I think obsession, in a positive way, is what this Collins’ Hedgehog Concept is all about.  It’s all about finding out (1) what you can do better than anyone else, (2) working like a beast at it for a long time, and (3) getting the economic engine going.  I’ve touched on the first two. Of these, the last is most important.  You need to get the economic engine going to do what you love. Otherwise, you just end up like the rest of us toiling in our nine to five jobs trying to rediscover where that itch really was.

I think this is why with each of these success stories we hear about many others basked with failure. The concept of failure keeps many of us in our nine to five jobs. Failure is those stone statues that scare the villagers away in Indiana Jones movies. Take another show that VH1 ran awhile back about reuniting bands that broke up for one reason or another.[3] Bands such as A Flock of Seagulls, Extreme, Berlin, Frankie Goes to Hollywood and Scandal were all given the opportunity to meet, describe why they broke up, and then have the option of playing a reunion concert. What all these bands were missing is that they were probably not going to be best at what they did, which could be why they broke up deep down. As much as we probably remember the song Space Age Lover, the tune probably was not going to push the band to a Rolling Stone level of following. It’s just one of those songs that pop into our minds for whatever reason and can’t escape, nor can we really remember that A Flock of Seagulls put it on the charts years ago.

What was interesting about this show is that almost every member of the band was still playing, or writing songs, or producing in some fashion or another. They were still doing what they love and making a living at it. They at least had the courage to step up and try to make there way to the plate and see the dream through. This is more than most of us can say.  Most of us just don’t know what that something is when it comes down to it.[4]

Between Brad Pitt and our friends the seagulls, it brings us to the point. I think in our lives we strike lightning at one point in time or another. It could be when we hit a homerun in extra innings to win a ball game, or pulled together a team that through the miracle of six sigma saved the company a cold million, or built a house with our bare hands (and with the help of a bunch of power tools), or just sat around, toiled through a few ideas and talked about absolutely nothing. It’s just that very few of us continue to take this little bolt of lightning and continue to add to the pot. Often, we just never put the pieces together. We never notice the electricity or itch. And because of this the lightning disappears altogether never to be put away for others to see.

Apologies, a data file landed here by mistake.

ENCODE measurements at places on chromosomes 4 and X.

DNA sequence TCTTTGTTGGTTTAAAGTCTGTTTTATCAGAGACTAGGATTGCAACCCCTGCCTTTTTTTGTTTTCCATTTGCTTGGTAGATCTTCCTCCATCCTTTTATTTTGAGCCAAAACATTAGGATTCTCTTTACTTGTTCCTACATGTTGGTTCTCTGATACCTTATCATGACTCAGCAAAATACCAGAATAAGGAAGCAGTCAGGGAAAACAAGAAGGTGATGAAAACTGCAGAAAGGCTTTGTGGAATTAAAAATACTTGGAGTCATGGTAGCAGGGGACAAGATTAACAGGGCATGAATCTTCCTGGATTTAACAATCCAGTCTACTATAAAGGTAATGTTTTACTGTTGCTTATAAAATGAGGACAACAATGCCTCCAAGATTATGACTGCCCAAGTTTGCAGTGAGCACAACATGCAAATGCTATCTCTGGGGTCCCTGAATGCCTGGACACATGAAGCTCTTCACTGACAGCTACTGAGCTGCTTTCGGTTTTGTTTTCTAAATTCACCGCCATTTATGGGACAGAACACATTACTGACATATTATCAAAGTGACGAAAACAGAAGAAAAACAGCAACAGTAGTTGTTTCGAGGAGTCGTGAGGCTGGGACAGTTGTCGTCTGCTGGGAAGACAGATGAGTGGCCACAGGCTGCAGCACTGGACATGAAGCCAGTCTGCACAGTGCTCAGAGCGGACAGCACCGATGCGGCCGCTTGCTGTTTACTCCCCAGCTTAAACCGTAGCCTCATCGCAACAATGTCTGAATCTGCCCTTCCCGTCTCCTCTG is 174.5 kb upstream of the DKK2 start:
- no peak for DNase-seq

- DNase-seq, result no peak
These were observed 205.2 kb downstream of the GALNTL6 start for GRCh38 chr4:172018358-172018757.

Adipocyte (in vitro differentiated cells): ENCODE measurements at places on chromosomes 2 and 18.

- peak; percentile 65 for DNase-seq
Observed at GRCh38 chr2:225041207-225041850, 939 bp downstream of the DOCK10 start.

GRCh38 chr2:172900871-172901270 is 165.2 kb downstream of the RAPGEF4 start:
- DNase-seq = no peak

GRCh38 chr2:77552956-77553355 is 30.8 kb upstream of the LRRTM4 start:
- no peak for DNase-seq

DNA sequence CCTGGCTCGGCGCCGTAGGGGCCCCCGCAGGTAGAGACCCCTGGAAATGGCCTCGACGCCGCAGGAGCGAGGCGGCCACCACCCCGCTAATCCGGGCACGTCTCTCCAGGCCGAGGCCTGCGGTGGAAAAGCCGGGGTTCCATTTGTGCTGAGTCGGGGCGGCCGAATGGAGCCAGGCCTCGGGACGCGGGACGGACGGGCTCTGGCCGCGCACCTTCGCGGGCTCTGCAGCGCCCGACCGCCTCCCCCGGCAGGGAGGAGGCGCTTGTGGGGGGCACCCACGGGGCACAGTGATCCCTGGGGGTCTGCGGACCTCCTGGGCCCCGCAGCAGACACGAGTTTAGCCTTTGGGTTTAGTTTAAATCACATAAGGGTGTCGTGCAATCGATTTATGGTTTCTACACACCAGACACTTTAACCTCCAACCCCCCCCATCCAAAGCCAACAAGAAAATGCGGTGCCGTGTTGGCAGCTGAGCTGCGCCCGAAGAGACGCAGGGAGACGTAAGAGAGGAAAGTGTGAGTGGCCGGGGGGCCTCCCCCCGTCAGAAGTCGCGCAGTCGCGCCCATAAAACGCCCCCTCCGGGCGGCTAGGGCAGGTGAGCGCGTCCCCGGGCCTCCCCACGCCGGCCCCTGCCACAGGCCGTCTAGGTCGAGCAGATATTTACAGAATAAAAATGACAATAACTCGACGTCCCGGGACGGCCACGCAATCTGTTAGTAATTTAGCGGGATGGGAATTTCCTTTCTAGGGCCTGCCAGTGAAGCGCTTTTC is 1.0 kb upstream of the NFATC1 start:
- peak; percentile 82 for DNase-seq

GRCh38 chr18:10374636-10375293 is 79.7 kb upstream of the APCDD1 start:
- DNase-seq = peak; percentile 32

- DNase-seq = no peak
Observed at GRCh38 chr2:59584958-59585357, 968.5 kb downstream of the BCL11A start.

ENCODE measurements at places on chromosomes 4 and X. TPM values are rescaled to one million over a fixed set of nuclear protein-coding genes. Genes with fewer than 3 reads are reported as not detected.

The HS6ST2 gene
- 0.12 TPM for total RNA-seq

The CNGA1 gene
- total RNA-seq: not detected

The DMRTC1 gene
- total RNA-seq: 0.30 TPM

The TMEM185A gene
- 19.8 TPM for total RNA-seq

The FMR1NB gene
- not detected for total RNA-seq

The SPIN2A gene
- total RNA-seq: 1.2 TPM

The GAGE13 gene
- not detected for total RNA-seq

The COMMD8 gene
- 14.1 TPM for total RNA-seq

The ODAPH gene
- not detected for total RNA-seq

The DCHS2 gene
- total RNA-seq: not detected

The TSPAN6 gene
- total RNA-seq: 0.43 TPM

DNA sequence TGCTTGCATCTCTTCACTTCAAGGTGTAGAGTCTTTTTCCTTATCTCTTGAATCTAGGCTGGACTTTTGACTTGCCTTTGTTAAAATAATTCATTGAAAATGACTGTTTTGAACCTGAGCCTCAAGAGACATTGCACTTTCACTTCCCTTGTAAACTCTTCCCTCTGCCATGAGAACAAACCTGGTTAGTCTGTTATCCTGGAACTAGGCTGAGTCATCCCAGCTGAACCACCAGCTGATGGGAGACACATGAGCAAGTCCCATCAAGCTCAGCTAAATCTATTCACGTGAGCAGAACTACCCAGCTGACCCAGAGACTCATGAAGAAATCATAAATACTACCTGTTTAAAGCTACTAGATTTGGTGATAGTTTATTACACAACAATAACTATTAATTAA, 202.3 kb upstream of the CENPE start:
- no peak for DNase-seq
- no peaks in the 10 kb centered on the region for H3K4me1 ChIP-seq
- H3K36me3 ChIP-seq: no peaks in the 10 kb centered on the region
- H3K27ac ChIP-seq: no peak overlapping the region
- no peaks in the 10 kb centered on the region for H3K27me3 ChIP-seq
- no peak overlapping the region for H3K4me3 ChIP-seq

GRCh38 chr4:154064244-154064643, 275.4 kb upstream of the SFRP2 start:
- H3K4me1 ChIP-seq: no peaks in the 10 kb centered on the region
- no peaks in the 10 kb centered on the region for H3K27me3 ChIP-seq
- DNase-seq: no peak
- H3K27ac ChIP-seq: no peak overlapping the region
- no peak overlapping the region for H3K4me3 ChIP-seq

What it must have felt like for an average painter, who fired all of his help and all but disappeared in his work for over four years without a word, to reveal an impossible mural on the ceiling of the Sistine Chapel. While watching the pope kneel at his accomplishment, this painter, perhaps with a smile on his face, knew exactly what lightning in a bottle meant. I often think that Dr. Emmett Brown thought the same thing. Back to the Future can be described as the center of the universe for most scientific and social concepts. But remember back to the movie when his dog Einstein sits in the Dolorion and the good doctor watches on as the car vanishes amidst tire marks of fire. With strands of grey hair flying in all directions he has this smile that shows off a lifetime of accomplishment along with a bit of madness. After all, there is a fine line between genius and madness but sometimes you end up with a little bottle of fireflies to take home to sit amongst the shelves; showing the world look what I did.

[1] I admit that I watch the Food Network.  There is just something about watching Emerill yell “Bam!”  Between Food Impossible, Meals in thirty minutes, and Throwdown what’s not to like?

[2] Only a Baseball Tonight reporter on ESPN would dub someone the undisputed King of Baseball.  Note, he was only the undisputed King of Baseball for about a minute until the crew dubbed Jose Reyes the Most Exciting Player in the Game.  I’m not sure what all these titles mean exactly and what each of these guys roles is.  Does the most exciting player in the game play the court jester to the Undisputed King of Baseball  or vice versa?

[3] Most of these reasons had to do with petty arguments.  You know, Person B could not get along with Person C because they did XYZ.  Is high school ever really over?  It just carries on to college, workforce, stay at home mom and their play days, etc.,

[4] This has nothing to do with anything but Bill Packer just made the comment during the NCAA final that basketball should not have a foul system.  Apparently, he is proposing we bring Hulk Hogan and the Undertaker to the arena to play ball.  Does anyone wonder why Billy Packer seems to always call the championship game?  Personally, I think we should spread the love around and better yet let’s have some random guy up in the booth.  Most people are too busy yelling at the TV to hear what Billy is talking about anyway.